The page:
When President Reagan proposed huge cuts in Social Security a year ago, Democrats attacked him on the grounds that he was proposing more than needed to keep the world's largest check-writing system solvent.
They said he was trying to balance the federal budget on the backs of the poor, and that the Social Security problem could be solved simply by allowing the troubled old-age insurance fund to borrow from the better-off Medicare fund. They blocked his proposals and turned them into a major political liability for the president. News Analysis News Analysis
Now the Republicans, as part of the new Reagan federal budget, are again suggesting cuts, totaling $40 billion over three years, in the name of "Social Security solvency," prompting new Democratic attacks.
But in contrast to last year, everyone now agrees that the immediate Social Security problem can be solved only by some retrenchments or some new source of revenue. Shuffling money between the funds won't do the job.
In the past year the economy has worsened and the Medicare trust fund has turned out to have less surplus to borrow from than forecast 12 months ago. As a result, there is universal agreement that unless something is done, the old-age trust fund in a year or so (perhaps a bit later if conditions are good) simply won't have enough money to pay full monthly benefits to more than 30 million people on the old-age and survivor rolls.
Sen. Daniel Patrick Moynihan (D-N.Y.), one of the president's most vocal critics, no longer asserts that interfund borrowing alone can handle the problem, and House Aging Committee Chairman Claude Pepper (D-Fla.) is so concerned that he has introduced legislation to pump general tax revenues into the Medicare trust fund and shift Social Security taxes previously earmarked for Medicare to the old-age fund.
The real issue now before the nation is precisely how to tackle the problem: by cuts or by new revenues?
Both Reagan and Senate Budget Committee Republicans, in endorsing the budget compromise this week, made it pretty clear they think the only way to strengthen the system--in view of the condition of the economy, public dislike of tax increases and the size of the federal deficit--is to start pruning benefits, and the $40 billion probably would be only the first installment.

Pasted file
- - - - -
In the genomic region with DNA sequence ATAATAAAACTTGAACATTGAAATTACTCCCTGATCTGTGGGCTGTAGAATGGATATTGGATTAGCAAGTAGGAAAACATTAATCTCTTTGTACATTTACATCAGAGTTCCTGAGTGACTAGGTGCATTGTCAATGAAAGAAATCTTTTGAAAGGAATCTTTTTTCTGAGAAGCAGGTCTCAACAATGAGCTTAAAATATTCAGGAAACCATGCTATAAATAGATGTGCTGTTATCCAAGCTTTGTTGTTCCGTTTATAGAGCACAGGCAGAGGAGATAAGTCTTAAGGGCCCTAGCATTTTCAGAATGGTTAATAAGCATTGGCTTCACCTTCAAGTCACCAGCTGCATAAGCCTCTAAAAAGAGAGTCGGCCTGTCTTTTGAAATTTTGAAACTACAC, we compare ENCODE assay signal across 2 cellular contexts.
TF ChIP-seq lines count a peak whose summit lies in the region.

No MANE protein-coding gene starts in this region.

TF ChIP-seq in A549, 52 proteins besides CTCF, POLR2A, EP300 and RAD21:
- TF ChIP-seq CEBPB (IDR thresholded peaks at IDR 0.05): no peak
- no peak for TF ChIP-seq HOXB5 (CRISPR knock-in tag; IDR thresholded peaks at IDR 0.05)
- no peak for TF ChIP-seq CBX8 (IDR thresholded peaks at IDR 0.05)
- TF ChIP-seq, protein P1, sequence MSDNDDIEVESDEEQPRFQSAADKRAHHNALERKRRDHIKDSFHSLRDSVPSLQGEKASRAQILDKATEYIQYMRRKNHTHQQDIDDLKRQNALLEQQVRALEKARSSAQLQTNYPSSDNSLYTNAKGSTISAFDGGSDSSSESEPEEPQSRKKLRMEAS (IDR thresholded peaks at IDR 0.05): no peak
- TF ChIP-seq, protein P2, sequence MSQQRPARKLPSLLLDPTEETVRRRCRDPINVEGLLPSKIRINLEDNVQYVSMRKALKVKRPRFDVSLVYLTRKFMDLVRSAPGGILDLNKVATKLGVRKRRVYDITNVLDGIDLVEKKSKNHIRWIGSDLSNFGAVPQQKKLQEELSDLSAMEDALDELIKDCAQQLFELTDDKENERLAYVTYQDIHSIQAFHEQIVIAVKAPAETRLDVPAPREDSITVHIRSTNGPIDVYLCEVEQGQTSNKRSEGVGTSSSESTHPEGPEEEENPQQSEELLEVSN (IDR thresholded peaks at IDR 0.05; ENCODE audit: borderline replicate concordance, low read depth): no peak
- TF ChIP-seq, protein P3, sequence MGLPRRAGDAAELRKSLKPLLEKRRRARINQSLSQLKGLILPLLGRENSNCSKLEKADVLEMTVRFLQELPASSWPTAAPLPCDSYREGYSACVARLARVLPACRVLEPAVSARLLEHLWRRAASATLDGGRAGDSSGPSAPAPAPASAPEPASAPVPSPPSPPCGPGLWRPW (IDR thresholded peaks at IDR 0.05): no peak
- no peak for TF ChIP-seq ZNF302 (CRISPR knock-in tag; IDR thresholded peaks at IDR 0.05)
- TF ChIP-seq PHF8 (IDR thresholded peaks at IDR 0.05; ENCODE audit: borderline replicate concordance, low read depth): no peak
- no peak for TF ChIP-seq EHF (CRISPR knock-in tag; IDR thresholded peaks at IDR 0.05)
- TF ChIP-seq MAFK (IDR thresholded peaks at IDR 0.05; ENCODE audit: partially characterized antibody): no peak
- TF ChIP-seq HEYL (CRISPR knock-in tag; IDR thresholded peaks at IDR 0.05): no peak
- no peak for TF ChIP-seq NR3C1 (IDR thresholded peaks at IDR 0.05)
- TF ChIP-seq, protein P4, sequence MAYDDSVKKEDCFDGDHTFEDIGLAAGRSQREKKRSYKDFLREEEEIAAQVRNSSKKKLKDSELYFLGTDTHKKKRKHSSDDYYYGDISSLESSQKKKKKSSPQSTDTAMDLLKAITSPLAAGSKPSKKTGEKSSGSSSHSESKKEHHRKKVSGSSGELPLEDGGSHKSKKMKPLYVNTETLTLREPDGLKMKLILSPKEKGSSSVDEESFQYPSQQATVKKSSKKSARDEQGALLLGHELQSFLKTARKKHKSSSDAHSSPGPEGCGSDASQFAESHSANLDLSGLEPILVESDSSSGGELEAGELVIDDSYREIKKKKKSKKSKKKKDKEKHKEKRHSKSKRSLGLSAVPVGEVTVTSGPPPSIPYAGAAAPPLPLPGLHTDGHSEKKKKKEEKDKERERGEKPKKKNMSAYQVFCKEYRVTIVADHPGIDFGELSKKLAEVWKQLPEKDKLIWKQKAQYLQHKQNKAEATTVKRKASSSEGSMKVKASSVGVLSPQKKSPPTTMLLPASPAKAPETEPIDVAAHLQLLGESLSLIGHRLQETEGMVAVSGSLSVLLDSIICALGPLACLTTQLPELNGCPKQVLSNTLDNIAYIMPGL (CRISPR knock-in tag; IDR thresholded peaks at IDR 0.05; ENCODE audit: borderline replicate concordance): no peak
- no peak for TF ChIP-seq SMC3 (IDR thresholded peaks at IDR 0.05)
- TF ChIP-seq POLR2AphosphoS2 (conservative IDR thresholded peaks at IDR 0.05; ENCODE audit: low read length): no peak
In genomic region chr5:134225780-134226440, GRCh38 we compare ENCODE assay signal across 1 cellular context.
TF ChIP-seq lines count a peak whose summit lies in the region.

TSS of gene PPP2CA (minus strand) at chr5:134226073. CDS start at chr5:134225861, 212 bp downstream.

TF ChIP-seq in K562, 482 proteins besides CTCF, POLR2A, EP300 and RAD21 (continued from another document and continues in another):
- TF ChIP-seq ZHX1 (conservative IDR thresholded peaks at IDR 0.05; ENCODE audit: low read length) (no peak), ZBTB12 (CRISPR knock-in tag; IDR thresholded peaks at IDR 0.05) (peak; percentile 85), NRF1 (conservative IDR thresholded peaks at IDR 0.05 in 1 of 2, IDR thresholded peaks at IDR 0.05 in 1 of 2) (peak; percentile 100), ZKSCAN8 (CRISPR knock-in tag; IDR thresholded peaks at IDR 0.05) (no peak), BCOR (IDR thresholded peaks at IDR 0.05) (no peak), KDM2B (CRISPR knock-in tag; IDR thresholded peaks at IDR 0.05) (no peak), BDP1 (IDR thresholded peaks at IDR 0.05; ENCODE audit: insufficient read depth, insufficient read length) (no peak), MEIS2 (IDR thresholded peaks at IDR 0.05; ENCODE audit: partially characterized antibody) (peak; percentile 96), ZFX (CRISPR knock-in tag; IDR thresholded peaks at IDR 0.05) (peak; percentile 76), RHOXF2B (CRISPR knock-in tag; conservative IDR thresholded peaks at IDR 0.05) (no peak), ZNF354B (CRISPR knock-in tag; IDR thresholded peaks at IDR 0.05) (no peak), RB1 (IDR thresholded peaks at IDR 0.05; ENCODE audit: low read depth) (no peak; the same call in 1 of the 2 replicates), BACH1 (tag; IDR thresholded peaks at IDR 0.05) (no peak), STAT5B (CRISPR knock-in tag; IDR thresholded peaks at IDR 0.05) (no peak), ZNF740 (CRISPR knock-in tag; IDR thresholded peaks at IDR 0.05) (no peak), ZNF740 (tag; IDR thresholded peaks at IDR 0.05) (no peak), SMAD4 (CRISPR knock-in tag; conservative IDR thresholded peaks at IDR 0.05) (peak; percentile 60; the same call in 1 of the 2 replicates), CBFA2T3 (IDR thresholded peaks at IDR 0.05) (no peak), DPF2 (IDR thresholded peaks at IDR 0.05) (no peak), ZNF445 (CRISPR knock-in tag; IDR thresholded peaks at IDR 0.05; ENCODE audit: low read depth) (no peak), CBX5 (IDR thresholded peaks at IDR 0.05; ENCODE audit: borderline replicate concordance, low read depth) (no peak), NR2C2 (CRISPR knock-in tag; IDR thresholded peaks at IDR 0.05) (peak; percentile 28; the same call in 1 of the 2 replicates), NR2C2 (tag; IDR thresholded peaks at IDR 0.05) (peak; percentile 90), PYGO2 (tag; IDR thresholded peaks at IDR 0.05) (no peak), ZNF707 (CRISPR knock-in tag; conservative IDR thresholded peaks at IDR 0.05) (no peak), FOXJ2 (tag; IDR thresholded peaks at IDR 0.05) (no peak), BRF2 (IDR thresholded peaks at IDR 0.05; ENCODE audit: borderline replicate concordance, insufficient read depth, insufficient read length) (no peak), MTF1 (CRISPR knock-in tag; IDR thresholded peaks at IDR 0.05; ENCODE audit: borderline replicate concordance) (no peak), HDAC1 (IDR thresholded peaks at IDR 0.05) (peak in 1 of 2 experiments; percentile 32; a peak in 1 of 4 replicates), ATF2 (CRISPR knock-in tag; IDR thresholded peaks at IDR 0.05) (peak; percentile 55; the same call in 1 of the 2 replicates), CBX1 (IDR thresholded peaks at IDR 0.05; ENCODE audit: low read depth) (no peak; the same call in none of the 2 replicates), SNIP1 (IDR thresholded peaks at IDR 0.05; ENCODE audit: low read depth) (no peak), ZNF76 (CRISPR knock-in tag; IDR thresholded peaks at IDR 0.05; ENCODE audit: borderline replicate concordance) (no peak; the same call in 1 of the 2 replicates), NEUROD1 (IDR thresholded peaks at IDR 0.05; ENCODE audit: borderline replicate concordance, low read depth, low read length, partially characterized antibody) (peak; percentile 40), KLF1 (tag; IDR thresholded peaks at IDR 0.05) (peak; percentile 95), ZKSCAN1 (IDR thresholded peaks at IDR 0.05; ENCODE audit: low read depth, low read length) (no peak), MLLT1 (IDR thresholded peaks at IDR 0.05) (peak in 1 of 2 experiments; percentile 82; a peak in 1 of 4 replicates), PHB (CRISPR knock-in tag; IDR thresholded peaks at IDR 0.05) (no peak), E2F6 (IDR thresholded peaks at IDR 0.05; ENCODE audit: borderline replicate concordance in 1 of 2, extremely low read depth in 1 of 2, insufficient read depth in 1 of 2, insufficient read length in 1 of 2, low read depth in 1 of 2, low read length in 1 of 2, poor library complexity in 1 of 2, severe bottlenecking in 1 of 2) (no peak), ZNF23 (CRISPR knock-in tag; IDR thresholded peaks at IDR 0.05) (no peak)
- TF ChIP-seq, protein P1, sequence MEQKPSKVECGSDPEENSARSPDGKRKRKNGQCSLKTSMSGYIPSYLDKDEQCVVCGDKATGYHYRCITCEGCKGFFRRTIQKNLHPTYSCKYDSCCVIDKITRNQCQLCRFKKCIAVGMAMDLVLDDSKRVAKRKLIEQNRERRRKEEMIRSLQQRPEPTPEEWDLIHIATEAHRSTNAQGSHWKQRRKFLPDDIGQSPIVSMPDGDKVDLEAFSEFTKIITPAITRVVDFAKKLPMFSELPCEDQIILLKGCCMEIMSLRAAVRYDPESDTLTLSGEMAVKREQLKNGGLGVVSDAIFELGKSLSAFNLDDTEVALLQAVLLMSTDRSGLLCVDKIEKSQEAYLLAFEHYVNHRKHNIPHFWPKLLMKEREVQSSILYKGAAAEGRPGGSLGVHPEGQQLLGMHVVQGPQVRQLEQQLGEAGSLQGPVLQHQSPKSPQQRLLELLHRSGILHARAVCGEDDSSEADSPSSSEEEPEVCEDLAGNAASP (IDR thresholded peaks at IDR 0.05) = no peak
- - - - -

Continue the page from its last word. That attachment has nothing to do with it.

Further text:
On the other side of the argument are Pepper, Moynihan, former Social Security commissioner Robert Ball and a long list of Democrats.
Ball, in an interview, argued that you don't need to cut benefits to save the system. The current funding shortfall, he said, is only temporary; it will last through the rest of the decade but then new taxes, already scheduled, will kick into place in 1985 and 1990 and start pulling the old-age fund back to solvency.
In addition, favorable demographic factors predicted for the 1990s will help the income-outgo balance. During this period the ratio of workers to retirees will be high because the baby boom generation will be paying into the system to support the Depression-era retirees, which are a smaller group.
The result: the combined old-age and disability funds (the latter is a smaller fund experiencing no troubles) will start rising rapidly in the early 1990s and will have a balance of nearly double a full year's benefits by 2010 and stay in good shape till past 2025.
Given that the immediate problem is temporary, Ball said, many solutions are possible without long-range cuts: borrow from the Treasury and repay during the flush period; advance the tax increases already scheduled for 1985 and 1990 by a year each; expand coverage to some groups not covered now which would boost financing overall; put some Treasury general revenues into Medicare.
Although Pepper acknowledges the system's troubles, he said yesterday the $40 billion cut wasn't put into the new budget to save the system but to make the federal budget deficit overall look smaller. Other Democrats said that they are not even certain the system would need as much as $40 billion to get through the next few years.
A Gallup poll conducted for the U.S. Chamber of Commerce suggests that some Social Security cuts might not be as politically dangerous as many people think: the poll concluded that 33 percent of Americans would not be influenced much in their voting by whether a candidate voted for a one-year freeze in cost-of-living adjustments to Social Security, 26 percent would be more more likely to vote for such a candidate and 33 percent more likely to vote against him.